Wednesday, October 14, 2009

Whatever a Noble prize does to winners or losers, it does benefit the public at large in one way. The prize spawns writings, which ease out the esoteric details of academic research and helps the public understand the finer details better. Hendrik Hertzberg beautifully notes in the New Yorker about the Peace Prize surprise:

Given that [Obama’s] perceived political problem is exaggerated expectations, does he really need a Nobel Peace Prize before he has actually made any peace? The award to Obama illustrates, among other things, the difference between the “hard” and the “soft” Nobels.

The prizes for physics, chemistry, and medicine are never given for trying, only for succeeding. Also, there is no apparent attempt to achieve regional, national, or ethnic balance. The same cannot be said of the literature prize, which frequently goes to authors who write in languages that few if any of the judges—eighteen grandees of the Swedish Academy—can read. Anyhow, literature is a matter of taste, which is why, among American writers, Pearl S. Buck was deemed worthy of the honor while Henry James was not.

Bang on. The literature prize, of late, has been mostly an eternal surprise. Hardly does one understand what the winner wrote—so much of literary notoriety.

Ok. Back to my point that Noble prize does open up the academic world inside out. Take the Economic Science laureate and the first woman winner, Elinor Ostrom. She is not a theoretical spin-doctor creating gawky mathematical models but a nice political scientist, who goes out into the field and does “real-world research.”

Washington Post puts it beautifully:

Ostrom has studied the "tragedy of the commons," the notion that if a town has a common pasture on which everyone can graze sheep, the land will be overgrazed, making it less useful for everyone. Ostrom found that in a wide range of such settings -- such as shared fisheries, forests and water supplies -- people form voluntary arrangements to govern use and prevent overharvesting. That applies, she has found, even in the absence of a powerful centralized authority.

That has deep implications for how to help poor countries develop. If an aid agency were to build an irrigation system in a distant location that must be shared by different communities, it may need to establish whether those communities have a history of cooperating to share scarce resources, rather than expecting such restrictions to be enacted by fiat.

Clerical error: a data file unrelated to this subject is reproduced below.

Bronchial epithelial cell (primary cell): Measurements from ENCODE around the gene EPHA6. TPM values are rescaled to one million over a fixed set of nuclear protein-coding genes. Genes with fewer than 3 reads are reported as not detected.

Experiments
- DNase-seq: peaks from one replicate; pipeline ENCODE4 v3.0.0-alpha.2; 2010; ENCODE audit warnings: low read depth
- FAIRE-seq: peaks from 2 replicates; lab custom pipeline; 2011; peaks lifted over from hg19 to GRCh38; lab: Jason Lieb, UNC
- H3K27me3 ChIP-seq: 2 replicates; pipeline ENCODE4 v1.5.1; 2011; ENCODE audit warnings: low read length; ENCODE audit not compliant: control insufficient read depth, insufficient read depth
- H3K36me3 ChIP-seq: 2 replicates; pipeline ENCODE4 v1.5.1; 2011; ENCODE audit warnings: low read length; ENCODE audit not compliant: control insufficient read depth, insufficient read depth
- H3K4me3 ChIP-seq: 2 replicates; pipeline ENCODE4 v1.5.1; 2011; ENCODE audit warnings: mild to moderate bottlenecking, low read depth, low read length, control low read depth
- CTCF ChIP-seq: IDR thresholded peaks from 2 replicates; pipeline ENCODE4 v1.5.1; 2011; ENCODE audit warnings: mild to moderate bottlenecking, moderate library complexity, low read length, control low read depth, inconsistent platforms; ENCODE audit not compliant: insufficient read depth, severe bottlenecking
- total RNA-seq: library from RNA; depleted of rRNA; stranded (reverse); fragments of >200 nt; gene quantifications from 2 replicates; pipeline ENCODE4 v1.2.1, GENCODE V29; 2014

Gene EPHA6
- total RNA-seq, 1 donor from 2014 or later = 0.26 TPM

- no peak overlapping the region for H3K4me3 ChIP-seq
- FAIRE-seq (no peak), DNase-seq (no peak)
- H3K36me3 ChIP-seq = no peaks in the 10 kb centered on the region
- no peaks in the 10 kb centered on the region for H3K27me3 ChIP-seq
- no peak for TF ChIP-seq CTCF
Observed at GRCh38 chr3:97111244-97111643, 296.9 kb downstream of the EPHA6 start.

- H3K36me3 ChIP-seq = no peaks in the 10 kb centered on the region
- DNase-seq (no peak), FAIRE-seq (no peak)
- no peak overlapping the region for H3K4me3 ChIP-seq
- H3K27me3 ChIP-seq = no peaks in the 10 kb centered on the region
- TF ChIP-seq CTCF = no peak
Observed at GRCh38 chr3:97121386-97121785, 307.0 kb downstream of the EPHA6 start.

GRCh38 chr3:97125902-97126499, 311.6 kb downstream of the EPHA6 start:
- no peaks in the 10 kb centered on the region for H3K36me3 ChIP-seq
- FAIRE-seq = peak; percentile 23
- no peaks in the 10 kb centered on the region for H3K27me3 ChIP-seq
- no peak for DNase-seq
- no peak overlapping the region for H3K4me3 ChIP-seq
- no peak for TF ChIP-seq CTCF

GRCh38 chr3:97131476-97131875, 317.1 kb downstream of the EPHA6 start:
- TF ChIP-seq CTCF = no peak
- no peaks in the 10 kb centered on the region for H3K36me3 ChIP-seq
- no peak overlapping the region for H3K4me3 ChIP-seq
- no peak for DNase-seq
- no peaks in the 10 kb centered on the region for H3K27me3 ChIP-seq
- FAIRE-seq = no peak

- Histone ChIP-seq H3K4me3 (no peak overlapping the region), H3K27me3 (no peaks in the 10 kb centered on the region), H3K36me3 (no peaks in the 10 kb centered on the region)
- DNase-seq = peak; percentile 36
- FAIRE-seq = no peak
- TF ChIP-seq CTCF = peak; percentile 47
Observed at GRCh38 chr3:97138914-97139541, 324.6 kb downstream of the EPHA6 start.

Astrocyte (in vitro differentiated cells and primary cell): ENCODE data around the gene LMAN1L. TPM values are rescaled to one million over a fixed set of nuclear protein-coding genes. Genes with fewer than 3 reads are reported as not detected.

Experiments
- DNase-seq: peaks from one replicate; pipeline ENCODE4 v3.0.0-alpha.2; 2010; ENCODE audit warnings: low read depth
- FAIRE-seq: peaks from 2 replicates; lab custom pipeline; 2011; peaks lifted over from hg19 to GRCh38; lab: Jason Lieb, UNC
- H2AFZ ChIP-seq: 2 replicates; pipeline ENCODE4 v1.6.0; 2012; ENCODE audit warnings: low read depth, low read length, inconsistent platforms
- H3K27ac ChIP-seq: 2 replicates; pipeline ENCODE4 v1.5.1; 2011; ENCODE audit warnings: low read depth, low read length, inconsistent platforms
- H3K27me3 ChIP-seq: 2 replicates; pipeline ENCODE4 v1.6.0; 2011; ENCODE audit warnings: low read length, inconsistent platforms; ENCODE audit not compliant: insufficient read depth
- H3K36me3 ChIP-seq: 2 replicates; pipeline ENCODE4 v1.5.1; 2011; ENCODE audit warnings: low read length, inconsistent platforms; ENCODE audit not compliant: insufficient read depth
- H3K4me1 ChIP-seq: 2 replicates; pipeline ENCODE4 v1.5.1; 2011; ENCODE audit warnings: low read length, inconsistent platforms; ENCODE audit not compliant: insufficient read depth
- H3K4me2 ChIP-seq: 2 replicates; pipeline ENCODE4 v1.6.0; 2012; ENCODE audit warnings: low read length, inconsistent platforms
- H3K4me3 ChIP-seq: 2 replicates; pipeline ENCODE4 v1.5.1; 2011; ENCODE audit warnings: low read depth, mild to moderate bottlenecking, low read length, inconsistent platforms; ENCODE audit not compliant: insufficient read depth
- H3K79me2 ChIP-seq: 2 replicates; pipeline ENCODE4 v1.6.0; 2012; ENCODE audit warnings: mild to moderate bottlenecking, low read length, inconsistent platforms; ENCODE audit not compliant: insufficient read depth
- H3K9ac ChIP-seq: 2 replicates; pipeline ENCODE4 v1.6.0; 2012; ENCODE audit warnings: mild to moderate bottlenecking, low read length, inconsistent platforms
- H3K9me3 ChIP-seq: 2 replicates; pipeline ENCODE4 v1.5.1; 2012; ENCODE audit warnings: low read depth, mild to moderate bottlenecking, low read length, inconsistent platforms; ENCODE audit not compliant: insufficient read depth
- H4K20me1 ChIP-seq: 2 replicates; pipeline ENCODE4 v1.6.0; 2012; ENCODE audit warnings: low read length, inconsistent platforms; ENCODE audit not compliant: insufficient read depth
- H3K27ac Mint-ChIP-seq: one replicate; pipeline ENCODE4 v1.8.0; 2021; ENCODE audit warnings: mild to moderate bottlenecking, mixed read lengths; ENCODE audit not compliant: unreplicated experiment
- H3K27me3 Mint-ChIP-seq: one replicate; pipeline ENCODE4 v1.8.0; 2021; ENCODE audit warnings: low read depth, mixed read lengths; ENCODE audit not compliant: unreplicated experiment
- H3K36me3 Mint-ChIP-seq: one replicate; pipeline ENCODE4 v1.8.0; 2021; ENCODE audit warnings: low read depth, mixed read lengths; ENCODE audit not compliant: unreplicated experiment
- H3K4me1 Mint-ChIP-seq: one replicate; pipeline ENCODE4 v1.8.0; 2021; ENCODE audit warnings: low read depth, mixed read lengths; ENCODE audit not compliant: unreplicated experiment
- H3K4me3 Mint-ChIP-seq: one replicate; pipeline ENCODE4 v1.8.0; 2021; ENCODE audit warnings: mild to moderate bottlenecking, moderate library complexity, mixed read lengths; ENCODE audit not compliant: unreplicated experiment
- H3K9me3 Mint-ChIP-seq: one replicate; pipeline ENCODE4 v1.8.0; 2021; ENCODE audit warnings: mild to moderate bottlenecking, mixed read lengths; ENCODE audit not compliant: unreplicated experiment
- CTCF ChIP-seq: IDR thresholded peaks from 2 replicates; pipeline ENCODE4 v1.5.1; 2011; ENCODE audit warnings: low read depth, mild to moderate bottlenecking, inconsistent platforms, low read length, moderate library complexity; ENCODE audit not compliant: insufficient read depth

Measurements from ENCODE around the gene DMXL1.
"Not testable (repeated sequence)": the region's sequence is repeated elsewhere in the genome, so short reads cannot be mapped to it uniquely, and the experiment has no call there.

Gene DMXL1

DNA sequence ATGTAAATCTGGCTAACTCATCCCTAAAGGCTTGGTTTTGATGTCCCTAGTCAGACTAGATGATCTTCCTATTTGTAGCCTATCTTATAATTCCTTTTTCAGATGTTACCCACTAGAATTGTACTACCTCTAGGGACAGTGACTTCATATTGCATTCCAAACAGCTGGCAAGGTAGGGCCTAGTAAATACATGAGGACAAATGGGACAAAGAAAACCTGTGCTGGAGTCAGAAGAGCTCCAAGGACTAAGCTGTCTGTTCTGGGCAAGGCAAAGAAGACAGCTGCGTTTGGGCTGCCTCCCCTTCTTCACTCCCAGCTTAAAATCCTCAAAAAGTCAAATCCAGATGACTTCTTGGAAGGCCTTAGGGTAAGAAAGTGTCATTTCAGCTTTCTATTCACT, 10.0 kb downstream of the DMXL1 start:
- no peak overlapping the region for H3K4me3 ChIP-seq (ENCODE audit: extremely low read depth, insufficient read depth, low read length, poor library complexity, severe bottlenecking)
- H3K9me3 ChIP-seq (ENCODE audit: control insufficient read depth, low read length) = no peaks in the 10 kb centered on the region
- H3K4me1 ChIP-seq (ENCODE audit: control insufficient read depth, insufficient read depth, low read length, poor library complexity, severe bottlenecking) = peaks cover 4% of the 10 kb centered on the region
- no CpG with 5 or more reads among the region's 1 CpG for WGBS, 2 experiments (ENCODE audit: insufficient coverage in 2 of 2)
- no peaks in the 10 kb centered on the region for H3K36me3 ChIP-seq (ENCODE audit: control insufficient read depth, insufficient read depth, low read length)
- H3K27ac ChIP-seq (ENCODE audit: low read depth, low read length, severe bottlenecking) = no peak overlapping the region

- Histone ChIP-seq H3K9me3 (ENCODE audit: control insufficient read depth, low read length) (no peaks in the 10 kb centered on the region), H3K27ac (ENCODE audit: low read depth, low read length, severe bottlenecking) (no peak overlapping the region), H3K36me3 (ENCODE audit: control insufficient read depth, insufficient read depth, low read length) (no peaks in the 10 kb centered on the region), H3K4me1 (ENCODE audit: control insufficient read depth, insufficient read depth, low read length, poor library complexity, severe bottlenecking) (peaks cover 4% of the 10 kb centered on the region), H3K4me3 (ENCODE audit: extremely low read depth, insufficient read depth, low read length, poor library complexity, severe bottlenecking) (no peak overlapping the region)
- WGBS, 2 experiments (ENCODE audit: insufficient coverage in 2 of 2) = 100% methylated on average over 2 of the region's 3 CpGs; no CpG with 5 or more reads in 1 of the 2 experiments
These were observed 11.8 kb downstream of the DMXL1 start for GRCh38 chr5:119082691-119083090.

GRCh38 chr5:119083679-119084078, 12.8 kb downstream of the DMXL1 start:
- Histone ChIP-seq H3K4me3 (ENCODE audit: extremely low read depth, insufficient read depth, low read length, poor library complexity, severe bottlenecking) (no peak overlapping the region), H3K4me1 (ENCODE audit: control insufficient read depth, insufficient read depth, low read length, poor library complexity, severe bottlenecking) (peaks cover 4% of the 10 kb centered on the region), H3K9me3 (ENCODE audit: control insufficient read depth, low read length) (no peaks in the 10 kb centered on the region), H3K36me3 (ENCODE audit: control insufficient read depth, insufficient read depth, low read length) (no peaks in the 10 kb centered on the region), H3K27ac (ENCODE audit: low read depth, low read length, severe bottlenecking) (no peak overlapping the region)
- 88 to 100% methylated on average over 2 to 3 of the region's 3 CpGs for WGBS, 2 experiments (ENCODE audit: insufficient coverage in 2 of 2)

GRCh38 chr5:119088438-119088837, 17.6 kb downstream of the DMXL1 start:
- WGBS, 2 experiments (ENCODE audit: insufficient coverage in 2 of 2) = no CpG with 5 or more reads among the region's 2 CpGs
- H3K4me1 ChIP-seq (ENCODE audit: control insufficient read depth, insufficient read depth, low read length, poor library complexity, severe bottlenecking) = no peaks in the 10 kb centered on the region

And the other winner, Williamson too has studied how corporations function in the way they do and why don’t individuals work for themselves rather than for companies. This time, NYT pens it nicely:

Williamson’s work focuses on the boundaries of the firm, and the reasons for economic activity inside of firms: Why is there so much vertical integration in the marketplace? Why don’t we all just work for ourselves and sign contracts with each other instead of working together inside of a big company?

His work argues that “hierarchical organizations sometimes dominate markets because they provide a cheaper way to resolve conflicts,” the committee writes. When two employees quarrel about how best to use resources, a chain of command within the firm — usually leading back to a single chief executive — makes the decision about who is right. In contrast, in the markets, both parties would have to keep negotiating until they reach an agreement of some sort, which takes time and money.

Such a firm-based hierarchy is less necessary, however, if the two parties can easily achieve an enforceable contract, or find new trading partners

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